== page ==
Welcome to Bill’s History Corner, where I try to show some of the more interesting photos that we have in the Coppes Commons collections then try to explain as much as I can about the picture. Some of that explanation may be a guess on my part. If you have a different version, I want to hear your story.
These 36 men in this photo are identified as “COPPES FACTORY EMPLOYEES.” Someone wrote that on the bottom of the photo with a ballpoint pen, and on the back side is a taped-on card with six of the men identified. Those names are “2nd row from back, 5thfrom left: Benjamin Miller, end: Harvey Kraft. Second row 4th from left: Sam Defreeze, 6th: Rufus Shank, 7th: Mr. Bleile, 9th: Chas Norris. Can you identify any more of these men?
What can we determine from studying this photo? The first thing I notice is that these men are mostly dressed for outside cold working conditions. Everyone in the front row is holding his hat and several are wearing gloves. Most have their coats buttoned up to their necks and several of the men have a bulky sweater showing around the collar. I can almost guarantee you that every one of these men are wearing “long Johns” under all of that. There is a wide range of ages of men. The youngest may be in his early 20s, while the oldest appears past retirement age. Could men afford to retire during this era?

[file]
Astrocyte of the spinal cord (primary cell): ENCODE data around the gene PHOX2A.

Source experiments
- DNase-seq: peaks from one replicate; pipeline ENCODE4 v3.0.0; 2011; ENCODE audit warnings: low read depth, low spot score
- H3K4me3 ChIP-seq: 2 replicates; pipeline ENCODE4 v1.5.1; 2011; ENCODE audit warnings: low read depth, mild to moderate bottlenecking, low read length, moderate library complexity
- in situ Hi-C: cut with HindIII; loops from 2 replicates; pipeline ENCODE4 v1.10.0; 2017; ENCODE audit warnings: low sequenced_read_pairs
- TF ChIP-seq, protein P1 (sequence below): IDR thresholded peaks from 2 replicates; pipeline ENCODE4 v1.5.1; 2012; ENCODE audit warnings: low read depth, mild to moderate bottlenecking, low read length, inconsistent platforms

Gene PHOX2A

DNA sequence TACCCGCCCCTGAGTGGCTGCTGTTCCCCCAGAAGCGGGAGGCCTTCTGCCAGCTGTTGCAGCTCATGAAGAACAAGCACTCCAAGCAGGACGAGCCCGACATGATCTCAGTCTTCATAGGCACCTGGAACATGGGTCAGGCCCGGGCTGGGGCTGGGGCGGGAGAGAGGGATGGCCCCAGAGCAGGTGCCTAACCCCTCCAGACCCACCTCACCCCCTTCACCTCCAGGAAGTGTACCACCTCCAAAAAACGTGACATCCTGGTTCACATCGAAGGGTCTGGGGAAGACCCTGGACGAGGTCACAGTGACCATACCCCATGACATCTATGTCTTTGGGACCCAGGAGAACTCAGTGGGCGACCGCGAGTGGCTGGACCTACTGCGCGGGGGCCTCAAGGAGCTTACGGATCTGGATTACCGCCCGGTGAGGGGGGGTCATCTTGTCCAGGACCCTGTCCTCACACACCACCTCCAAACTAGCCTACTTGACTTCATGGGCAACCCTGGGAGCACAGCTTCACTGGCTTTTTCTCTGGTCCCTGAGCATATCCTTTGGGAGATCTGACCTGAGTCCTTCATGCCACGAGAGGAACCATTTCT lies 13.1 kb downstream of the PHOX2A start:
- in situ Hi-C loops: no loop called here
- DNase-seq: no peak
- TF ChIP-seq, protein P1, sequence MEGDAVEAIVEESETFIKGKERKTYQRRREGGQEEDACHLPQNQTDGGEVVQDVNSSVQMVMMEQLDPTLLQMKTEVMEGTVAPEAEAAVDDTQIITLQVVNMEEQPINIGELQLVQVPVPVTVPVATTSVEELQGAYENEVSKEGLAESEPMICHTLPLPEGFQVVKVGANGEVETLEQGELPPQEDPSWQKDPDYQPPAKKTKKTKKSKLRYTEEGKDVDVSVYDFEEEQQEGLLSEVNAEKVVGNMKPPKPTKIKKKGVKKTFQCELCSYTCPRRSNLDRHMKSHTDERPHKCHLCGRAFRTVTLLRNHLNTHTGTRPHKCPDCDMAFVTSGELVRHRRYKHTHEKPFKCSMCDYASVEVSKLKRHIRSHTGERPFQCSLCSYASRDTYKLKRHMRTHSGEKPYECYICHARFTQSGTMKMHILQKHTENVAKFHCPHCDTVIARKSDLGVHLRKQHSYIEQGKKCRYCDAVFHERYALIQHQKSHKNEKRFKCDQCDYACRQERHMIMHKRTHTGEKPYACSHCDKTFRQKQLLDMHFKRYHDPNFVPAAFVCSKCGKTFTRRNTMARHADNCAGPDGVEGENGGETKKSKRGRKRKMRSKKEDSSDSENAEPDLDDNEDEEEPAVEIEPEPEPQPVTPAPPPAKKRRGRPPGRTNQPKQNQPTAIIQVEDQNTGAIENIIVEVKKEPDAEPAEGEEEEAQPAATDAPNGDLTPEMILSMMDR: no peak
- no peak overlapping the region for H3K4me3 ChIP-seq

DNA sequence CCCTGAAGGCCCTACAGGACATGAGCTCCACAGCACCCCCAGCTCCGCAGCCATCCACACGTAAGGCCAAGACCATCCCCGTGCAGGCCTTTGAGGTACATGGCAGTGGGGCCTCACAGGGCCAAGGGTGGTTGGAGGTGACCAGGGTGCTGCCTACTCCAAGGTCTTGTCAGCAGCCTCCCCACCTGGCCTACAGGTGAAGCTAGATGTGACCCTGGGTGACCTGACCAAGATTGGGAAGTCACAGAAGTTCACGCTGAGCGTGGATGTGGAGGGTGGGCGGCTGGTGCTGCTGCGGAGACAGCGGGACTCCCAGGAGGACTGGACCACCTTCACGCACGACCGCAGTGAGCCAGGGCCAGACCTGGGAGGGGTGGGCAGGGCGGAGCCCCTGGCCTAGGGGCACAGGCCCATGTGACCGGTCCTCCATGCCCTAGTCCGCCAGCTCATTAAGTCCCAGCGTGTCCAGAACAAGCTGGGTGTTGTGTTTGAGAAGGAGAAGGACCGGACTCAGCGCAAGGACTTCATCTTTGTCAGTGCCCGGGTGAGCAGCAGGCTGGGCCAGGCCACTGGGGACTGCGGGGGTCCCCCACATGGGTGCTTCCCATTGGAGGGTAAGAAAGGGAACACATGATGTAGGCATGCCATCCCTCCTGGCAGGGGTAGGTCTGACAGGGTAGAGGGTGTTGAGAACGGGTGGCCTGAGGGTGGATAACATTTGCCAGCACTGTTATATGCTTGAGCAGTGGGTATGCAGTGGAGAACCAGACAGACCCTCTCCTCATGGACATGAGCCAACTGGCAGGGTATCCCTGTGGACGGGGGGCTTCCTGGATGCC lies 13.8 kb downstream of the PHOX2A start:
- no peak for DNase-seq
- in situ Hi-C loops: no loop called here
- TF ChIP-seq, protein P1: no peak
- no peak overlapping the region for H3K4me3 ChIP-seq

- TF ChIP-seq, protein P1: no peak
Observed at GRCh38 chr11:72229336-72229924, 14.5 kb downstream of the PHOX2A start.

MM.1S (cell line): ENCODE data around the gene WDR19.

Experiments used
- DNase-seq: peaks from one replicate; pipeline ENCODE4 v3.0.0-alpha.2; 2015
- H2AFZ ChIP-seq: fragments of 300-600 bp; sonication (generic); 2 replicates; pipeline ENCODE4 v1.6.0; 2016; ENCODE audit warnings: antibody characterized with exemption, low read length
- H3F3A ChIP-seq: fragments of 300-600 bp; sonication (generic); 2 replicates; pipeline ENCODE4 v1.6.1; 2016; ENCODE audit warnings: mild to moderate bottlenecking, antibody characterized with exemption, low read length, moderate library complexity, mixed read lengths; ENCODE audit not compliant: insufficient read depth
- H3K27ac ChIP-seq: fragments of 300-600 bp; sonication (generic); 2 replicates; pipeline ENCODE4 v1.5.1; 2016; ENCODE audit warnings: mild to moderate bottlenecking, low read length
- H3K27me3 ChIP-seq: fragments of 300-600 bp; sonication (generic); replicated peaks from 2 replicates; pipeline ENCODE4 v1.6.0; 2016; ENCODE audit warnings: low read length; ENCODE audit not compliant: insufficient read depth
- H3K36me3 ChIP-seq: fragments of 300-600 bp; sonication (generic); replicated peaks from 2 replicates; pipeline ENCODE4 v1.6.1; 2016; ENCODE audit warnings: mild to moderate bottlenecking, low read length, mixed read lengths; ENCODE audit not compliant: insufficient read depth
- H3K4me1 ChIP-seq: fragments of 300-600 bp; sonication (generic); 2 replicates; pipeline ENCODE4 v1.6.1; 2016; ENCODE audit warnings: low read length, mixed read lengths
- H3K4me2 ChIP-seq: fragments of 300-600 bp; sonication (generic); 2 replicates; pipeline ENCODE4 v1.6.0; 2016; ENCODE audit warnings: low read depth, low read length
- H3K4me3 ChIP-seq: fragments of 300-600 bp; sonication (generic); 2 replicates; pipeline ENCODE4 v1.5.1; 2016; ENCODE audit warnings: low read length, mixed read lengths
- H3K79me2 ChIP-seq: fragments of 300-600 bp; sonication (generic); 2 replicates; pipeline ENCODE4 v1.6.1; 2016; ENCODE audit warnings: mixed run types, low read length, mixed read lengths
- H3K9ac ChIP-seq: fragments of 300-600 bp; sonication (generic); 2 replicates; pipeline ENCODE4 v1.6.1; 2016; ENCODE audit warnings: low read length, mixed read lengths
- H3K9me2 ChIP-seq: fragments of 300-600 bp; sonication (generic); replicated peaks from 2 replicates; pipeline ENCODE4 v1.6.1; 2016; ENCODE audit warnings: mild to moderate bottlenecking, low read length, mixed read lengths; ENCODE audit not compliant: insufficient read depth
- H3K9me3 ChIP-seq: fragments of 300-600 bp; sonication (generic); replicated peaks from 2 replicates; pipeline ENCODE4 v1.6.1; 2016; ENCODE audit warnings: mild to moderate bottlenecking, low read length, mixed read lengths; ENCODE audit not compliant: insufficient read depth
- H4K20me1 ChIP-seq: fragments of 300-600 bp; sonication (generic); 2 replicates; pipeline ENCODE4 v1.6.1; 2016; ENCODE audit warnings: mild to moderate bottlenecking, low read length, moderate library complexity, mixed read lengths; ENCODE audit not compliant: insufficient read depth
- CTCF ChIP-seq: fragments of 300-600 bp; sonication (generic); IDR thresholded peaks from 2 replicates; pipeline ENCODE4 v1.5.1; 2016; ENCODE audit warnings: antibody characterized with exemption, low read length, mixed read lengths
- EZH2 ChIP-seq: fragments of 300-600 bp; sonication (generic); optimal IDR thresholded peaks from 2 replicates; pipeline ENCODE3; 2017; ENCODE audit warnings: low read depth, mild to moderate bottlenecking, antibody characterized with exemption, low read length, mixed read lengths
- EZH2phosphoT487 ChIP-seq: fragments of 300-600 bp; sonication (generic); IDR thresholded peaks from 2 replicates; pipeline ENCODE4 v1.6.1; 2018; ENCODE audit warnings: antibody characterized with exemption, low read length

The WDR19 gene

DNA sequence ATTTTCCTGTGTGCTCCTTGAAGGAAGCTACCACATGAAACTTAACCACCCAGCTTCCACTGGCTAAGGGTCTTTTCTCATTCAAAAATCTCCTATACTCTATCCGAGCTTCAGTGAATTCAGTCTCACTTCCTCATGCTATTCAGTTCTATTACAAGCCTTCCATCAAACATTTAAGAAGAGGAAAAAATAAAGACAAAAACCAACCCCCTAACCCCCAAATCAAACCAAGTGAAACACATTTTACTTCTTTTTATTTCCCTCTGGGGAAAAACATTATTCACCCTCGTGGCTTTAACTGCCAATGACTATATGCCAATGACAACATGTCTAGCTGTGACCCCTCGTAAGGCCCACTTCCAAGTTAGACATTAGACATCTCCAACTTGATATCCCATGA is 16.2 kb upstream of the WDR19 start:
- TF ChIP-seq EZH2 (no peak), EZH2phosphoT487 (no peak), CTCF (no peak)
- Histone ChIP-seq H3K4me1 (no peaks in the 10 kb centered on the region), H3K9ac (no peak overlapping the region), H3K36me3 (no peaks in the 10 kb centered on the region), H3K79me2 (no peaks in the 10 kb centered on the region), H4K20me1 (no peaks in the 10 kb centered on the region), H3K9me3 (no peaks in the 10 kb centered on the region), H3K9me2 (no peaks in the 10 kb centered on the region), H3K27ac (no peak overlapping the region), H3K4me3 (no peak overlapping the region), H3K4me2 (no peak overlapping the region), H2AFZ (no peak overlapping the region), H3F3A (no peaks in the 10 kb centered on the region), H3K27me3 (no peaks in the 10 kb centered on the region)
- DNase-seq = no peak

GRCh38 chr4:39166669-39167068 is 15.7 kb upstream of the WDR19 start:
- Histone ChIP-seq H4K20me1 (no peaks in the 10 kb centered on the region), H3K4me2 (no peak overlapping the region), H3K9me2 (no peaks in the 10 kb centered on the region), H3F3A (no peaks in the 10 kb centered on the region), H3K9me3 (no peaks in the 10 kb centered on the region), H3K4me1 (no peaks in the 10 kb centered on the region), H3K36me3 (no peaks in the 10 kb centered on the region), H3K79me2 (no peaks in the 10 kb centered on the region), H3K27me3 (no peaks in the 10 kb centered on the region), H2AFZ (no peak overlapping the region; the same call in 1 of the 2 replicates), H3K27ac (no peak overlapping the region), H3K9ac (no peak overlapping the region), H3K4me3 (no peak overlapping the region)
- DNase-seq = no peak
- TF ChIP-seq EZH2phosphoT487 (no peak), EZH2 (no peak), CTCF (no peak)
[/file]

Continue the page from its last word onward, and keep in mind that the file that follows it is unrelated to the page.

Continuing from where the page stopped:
Only one of the men is plain dressed, indicating Amish or Mennonite. There are several mustaches and a few unshaved faces in the group, but only the one beard. As for an estimate of the time period I’m going with 1890. Here is the reasoning for my guesswork: I think the building that these men are posed beside is the recently-built second sawmill. At the time, it was located behind the Coppes Factory South of Lincoln St. Notice that the wood siding is still clean and not weathered, no weeds or grass on the new site. Work on constructing this sawmill was started in 1888. Most other Coppes Bros. & Zook buildings were brick. I think these men are the crews that worked in and around the sawmill. The other large group of Coppes workmen at that time were the men in the Box factory. This was all inside work, so I think they would be dressed differently. I think this group of men worked in the sawmill where sawdust was flying. They probably also moved logs to the mill and stacked the lumber after it was cut so it could air dry – hard work for everyone. Another possibility is a couple teamsters in the group, but I don’t see anyone dressed differently. What do you think?